Before starting an Amazon FBA business you’ll need to think about what kind of products you’re going to sell.
There’s branded products, such as ‘Microsoft’, ‘Nike’, ‘Chanel’. But those are often kept in-house, or sold by select retailers. You’re unlikely to ever stock those types of items. You are however very likely to build your own brand by sourcing either of the following:
- Private label products: existing “white label” items eligible for custom branding.
- Custom made products: a non-existent product that you’ll design, create and brand.
In this article I compare private label and custom made products to help you decide what’s best for your FBA business.
Private Label Products
A private label product is manufactured by a third-party and sold under your own brand name.
Have you ever browsed Amazon and found several almost-identical products listed under different brand names? Those are private label products sold by two competitors.
In fact, many Amazon FBA Sellers buy from the same factory. And if you head over to Alibaba.com, you can probably find the exact product supplier within seconds.
- Little or no design skill required: private label products do not require that you provide artwork or intricate design files; the product already exists. This means you don’t need to have the relevant Adobe/ CAD skills.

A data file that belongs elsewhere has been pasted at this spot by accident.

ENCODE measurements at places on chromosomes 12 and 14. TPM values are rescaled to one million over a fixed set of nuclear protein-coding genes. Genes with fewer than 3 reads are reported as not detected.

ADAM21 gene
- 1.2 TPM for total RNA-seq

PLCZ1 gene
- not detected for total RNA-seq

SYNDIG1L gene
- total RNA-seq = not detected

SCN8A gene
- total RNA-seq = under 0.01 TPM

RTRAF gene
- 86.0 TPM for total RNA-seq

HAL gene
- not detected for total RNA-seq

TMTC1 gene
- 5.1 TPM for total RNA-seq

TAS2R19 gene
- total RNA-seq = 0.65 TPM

- Easy to source: you’ll have no difficulty finding a specific private label product from Alibaba (or similar site). Once you’ve received a product sample, and provided your branding to the manufacturer, you’re basically ready to order.
- Tried & tested: when you buy an existing product, you’ll already have a very clear idea of how popular it is, what the quality is like, and what customers like about it. You’re not shooting in the dark.
- Customisable: a lot of factories offer the option to customise private label products. This means that you have the ability to differentiate your version from another FBA sellers.
- Certified: many private label products are already certified to meet the required regulations. This means that you’ll leverage an already completed certification process, which can be very expensive (think electronics safety). You need to sell an identical product to that which has already been certified.